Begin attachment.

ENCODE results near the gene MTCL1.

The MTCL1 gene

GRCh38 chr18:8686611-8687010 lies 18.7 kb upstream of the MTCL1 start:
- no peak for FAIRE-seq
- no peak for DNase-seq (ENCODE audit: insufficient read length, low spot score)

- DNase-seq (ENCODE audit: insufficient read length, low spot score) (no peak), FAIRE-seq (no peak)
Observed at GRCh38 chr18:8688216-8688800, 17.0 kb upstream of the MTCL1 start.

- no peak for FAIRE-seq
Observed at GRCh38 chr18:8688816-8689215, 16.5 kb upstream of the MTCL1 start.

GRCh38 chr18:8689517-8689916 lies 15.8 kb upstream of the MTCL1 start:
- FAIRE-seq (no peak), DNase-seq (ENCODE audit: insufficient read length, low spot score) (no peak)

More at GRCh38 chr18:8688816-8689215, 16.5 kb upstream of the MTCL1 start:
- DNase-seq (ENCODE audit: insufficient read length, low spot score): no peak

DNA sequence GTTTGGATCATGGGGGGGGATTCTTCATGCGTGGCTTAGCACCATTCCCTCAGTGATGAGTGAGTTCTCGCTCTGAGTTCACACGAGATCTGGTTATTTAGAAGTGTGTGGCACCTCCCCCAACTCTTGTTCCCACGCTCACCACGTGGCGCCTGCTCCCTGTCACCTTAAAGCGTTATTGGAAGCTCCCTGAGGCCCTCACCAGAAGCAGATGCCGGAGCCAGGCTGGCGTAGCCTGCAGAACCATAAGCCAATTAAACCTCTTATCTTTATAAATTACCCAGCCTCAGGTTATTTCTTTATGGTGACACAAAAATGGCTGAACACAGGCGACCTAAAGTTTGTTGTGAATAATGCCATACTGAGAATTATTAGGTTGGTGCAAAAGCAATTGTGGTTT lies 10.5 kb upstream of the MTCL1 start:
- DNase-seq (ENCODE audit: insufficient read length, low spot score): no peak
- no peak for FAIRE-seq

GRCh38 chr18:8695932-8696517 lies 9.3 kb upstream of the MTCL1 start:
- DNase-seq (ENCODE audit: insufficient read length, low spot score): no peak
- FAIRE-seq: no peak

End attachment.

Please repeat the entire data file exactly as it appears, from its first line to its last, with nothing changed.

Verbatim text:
ENCODE results near the gene MTCL1.

The MTCL1 gene

GRCh38 chr18:8686611-8687010 lies 18.7 kb upstream of the MTCL1 start:
- no peak for FAIRE-seq
- no peak for DNase-seq (ENCODE audit: insufficient read length, low spot score)

- DNase-seq (ENCODE audit: insufficient read length, low spot score) (no peak), FAIRE-seq (no peak)
Observed at GRCh38 chr18:8688216-8688800, 17.0 kb upstream of the MTCL1 start.

- no peak for FAIRE-seq
Observed at GRCh38 chr18:8688816-8689215, 16.5 kb upstream of the MTCL1 start.

GRCh38 chr18:8689517-8689916 lies 15.8 kb upstream of the MTCL1 start:
- FAIRE-seq (no peak), DNase-seq (ENCODE audit: insufficient read length, low spot score) (no peak)

More at GRCh38 chr18:8688816-8689215, 16.5 kb upstream of the MTCL1 start:
- DNase-seq (ENCODE audit: insufficient read length, low spot score): no peak

DNA sequence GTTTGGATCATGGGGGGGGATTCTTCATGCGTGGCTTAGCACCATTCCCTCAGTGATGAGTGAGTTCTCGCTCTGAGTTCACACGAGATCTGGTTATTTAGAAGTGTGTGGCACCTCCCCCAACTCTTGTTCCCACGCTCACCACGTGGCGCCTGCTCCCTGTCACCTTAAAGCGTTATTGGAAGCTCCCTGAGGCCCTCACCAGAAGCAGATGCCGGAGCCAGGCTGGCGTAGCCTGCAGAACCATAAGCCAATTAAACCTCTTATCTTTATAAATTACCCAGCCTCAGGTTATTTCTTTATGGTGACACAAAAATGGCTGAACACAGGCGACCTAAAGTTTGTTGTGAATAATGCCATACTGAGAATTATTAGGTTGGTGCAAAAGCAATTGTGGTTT lies 10.5 kb upstream of the MTCL1 start:
- DNase-seq (ENCODE audit: insufficient read length, low spot score): no peak
- no peak for FAIRE-seq

GRCh38 chr18:8695932-8696517 lies 9.3 kb upstream of the MTCL1 start:
- DNase-seq (ENCODE audit: insufficient read length, low spot score): no peak
- FAIRE-seq: no peak